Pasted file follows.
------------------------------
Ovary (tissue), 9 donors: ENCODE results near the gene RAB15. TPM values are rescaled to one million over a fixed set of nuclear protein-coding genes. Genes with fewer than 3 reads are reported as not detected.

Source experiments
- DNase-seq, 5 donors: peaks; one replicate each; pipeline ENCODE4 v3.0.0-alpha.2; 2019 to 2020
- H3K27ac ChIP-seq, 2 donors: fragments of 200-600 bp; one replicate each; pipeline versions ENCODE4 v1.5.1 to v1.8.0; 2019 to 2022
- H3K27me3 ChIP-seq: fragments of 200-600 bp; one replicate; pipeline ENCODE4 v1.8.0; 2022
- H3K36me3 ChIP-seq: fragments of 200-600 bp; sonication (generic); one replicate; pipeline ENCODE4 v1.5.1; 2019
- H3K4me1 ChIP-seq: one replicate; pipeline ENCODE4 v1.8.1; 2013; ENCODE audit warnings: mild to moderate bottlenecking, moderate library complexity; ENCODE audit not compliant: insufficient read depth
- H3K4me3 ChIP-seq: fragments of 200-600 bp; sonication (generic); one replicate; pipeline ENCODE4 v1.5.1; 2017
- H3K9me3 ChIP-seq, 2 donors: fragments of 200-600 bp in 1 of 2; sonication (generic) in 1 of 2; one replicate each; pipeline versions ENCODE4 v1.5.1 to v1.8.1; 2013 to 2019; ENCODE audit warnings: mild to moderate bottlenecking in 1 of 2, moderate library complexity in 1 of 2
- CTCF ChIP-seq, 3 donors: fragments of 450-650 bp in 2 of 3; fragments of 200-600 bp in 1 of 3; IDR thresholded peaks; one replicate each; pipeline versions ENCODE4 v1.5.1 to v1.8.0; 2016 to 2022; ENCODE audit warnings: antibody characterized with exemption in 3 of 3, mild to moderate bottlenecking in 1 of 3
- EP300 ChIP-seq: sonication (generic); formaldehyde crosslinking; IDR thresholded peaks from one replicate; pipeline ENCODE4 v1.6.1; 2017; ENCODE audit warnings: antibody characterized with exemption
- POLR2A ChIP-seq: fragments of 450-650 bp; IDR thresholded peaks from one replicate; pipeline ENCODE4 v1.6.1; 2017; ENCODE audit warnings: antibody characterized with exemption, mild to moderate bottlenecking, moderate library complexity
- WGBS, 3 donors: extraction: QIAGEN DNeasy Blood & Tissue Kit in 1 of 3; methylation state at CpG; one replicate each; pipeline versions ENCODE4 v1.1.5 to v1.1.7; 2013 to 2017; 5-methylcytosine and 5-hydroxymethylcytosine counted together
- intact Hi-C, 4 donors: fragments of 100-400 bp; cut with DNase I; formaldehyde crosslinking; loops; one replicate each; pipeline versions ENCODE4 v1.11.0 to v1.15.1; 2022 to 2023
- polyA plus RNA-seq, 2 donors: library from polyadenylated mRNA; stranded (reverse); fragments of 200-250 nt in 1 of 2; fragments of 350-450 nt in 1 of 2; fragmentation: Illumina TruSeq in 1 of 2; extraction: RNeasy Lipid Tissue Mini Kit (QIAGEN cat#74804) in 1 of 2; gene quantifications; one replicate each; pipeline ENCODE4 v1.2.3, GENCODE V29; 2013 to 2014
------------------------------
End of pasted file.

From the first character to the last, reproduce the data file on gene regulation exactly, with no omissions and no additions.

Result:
Ovary (tissue), 9 donors: ENCODE results near the gene RAB15. TPM values are rescaled to one million over a fixed set of nuclear protein-coding genes. Genes with fewer than 3 reads are reported as not detected.

Source experiments
- DNase-seq, 5 donors: peaks; one replicate each; pipeline ENCODE4 v3.0.0-alpha.2; 2019 to 2020
- H3K27ac ChIP-seq, 2 donors: fragments of 200-600 bp; one replicate each; pipeline versions ENCODE4 v1.5.1 to v1.8.0; 2019 to 2022
- H3K27me3 ChIP-seq: fragments of 200-600 bp; one replicate; pipeline ENCODE4 v1.8.0; 2022
- H3K36me3 ChIP-seq: fragments of 200-600 bp; sonication (generic); one replicate; pipeline ENCODE4 v1.5.1; 2019
- H3K4me1 ChIP-seq: one replicate; pipeline ENCODE4 v1.8.1; 2013; ENCODE audit warnings: mild to moderate bottlenecking, moderate library complexity; ENCODE audit not compliant: insufficient read depth
- H3K4me3 ChIP-seq: fragments of 200-600 bp; sonication (generic); one replicate; pipeline ENCODE4 v1.5.1; 2017
- H3K9me3 ChIP-seq, 2 donors: fragments of 200-600 bp in 1 of 2; sonication (generic) in 1 of 2; one replicate each; pipeline versions ENCODE4 v1.5.1 to v1.8.1; 2013 to 2019; ENCODE audit warnings: mild to moderate bottlenecking in 1 of 2, moderate library complexity in 1 of 2
- CTCF ChIP-seq, 3 donors: fragments of 450-650 bp in 2 of 3; fragments of 200-600 bp in 1 of 3; IDR thresholded peaks; one replicate each; pipeline versions ENCODE4 v1.5.1 to v1.8.0; 2016 to 2022; ENCODE audit warnings: antibody characterized with exemption in 3 of 3, mild to moderate bottlenecking in 1 of 3
- EP300 ChIP-seq: sonication (generic); formaldehyde crosslinking; IDR thresholded peaks from one replicate; pipeline ENCODE4 v1.6.1; 2017; ENCODE audit warnings: antibody characterized with exemption
- POLR2A ChIP-seq: fragments of 450-650 bp; IDR thresholded peaks from one replicate; pipeline ENCODE4 v1.6.1; 2017; ENCODE audit warnings: antibody characterized with exemption, mild to moderate bottlenecking, moderate library complexity
- WGBS, 3 donors: extraction: QIAGEN DNeasy Blood & Tissue Kit in 1 of 3; methylation state at CpG; one replicate each; pipeline versions ENCODE4 v1.1.5 to v1.1.7; 2013 to 2017; 5-methylcytosine and 5-hydroxymethylcytosine counted together
- intact Hi-C, 4 donors: fragments of 100-400 bp; cut with DNase I; formaldehyde crosslinking; loops; one replicate each; pipeline versions ENCODE4 v1.11.0 to v1.15.1; 2022 to 2023
- polyA plus RNA-seq, 2 donors: library from polyadenylated mRNA; stranded (reverse); fragments of 200-250 nt in 1 of 2; fragments of 350-450 nt in 1 of 2; fragmentation: Illumina TruSeq in 1 of 2; extraction: RNeasy Lipid Tissue Mini Kit (QIAGEN cat#74804) in 1 of 2; gene quantifications; one replicate each; pipeline ENCODE4 v1.2.3, GENCODE V29; 2013 to 2014